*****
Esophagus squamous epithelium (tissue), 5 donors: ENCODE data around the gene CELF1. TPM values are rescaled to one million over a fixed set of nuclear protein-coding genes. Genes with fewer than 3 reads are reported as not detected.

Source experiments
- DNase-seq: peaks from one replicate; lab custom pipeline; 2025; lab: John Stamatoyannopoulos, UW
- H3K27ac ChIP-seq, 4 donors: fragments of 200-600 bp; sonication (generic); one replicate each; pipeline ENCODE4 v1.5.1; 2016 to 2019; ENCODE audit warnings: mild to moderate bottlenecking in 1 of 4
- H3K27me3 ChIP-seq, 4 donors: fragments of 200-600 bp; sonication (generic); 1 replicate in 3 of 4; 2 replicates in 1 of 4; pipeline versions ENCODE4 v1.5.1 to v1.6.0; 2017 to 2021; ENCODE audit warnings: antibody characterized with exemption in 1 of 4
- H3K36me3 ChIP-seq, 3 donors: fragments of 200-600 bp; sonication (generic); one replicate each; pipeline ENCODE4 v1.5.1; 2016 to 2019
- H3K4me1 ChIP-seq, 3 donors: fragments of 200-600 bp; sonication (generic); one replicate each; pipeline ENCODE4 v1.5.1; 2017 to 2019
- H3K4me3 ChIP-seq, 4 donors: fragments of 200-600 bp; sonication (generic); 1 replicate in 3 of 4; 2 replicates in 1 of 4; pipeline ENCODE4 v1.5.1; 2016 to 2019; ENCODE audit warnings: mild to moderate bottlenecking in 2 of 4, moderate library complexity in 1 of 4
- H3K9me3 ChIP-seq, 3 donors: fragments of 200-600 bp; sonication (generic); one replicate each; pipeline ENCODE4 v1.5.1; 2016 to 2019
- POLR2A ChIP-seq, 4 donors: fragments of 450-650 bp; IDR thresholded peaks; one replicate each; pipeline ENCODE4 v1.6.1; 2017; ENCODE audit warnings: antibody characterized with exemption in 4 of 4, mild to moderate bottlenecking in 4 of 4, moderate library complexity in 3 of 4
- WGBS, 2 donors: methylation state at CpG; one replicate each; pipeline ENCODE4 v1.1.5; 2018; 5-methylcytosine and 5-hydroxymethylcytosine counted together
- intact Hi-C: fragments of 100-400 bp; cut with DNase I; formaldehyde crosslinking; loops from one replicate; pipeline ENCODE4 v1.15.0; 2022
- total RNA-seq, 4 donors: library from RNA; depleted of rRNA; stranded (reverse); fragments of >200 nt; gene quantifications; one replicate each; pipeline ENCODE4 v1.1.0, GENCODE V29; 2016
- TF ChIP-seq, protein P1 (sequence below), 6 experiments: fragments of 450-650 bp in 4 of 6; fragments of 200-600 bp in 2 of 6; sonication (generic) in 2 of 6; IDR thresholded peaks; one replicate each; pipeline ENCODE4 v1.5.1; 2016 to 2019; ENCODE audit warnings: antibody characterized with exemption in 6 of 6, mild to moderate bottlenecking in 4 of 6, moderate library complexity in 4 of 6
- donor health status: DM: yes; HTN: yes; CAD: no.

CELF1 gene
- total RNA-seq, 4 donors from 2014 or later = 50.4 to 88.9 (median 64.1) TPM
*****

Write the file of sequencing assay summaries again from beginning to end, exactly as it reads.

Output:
Esophagus squamous epithelium (tissue), 5 donors: ENCODE data around the gene CELF1. TPM values are rescaled to one million over a fixed set of nuclear protein-coding genes. Genes with fewer than 3 reads are reported as not detected.

Source experiments
- DNase-seq: peaks from one replicate; lab custom pipeline; 2025; lab: John Stamatoyannopoulos, UW
- H3K27ac ChIP-seq, 4 donors: fragments of 200-600 bp; sonication (generic); one replicate each; pipeline ENCODE4 v1.5.1; 2016 to 2019; ENCODE audit warnings: mild to moderate bottlenecking in 1 of 4
- H3K27me3 ChIP-seq, 4 donors: fragments of 200-600 bp; sonication (generic); 1 replicate in 3 of 4; 2 replicates in 1 of 4; pipeline versions ENCODE4 v1.5.1 to v1.6.0; 2017 to 2021; ENCODE audit warnings: antibody characterized with exemption in 1 of 4
- H3K36me3 ChIP-seq, 3 donors: fragments of 200-600 bp; sonication (generic); one replicate each; pipeline ENCODE4 v1.5.1; 2016 to 2019
- H3K4me1 ChIP-seq, 3 donors: fragments of 200-600 bp; sonication (generic); one replicate each; pipeline ENCODE4 v1.5.1; 2017 to 2019
- H3K4me3 ChIP-seq, 4 donors: fragments of 200-600 bp; sonication (generic); 1 replicate in 3 of 4; 2 replicates in 1 of 4; pipeline ENCODE4 v1.5.1; 2016 to 2019; ENCODE audit warnings: mild to moderate bottlenecking in 2 of 4, moderate library complexity in 1 of 4
- H3K9me3 ChIP-seq, 3 donors: fragments of 200-600 bp; sonication (generic); one replicate each; pipeline ENCODE4 v1.5.1; 2016 to 2019
- POLR2A ChIP-seq, 4 donors: fragments of 450-650 bp; IDR thresholded peaks; one replicate each; pipeline ENCODE4 v1.6.1; 2017; ENCODE audit warnings: antibody characterized with exemption in 4 of 4, mild to moderate bottlenecking in 4 of 4, moderate library complexity in 3 of 4
- WGBS, 2 donors: methylation state at CpG; one replicate each; pipeline ENCODE4 v1.1.5; 2018; 5-methylcytosine and 5-hydroxymethylcytosine counted together
- intact Hi-C: fragments of 100-400 bp; cut with DNase I; formaldehyde crosslinking; loops from one replicate; pipeline ENCODE4 v1.15.0; 2022
- total RNA-seq, 4 donors: library from RNA; depleted of rRNA; stranded (reverse); fragments of >200 nt; gene quantifications; one replicate each; pipeline ENCODE4 v1.1.0, GENCODE V29; 2016
- TF ChIP-seq, protein P1 (sequence below), 6 experiments: fragments of 450-650 bp in 4 of 6; fragments of 200-600 bp in 2 of 6; sonication (generic) in 2 of 6; IDR thresholded peaks; one replicate each; pipeline ENCODE4 v1.5.1; 2016 to 2019; ENCODE audit warnings: antibody characterized with exemption in 6 of 6, mild to moderate bottlenecking in 4 of 6, moderate library complexity in 4 of 6
- donor health status: DM: yes; HTN: yes; CAD: no.

CELF1 gene
- total RNA-seq, 4 donors from 2014 or later = 50.4 to 88.9 (median 64.1) TPM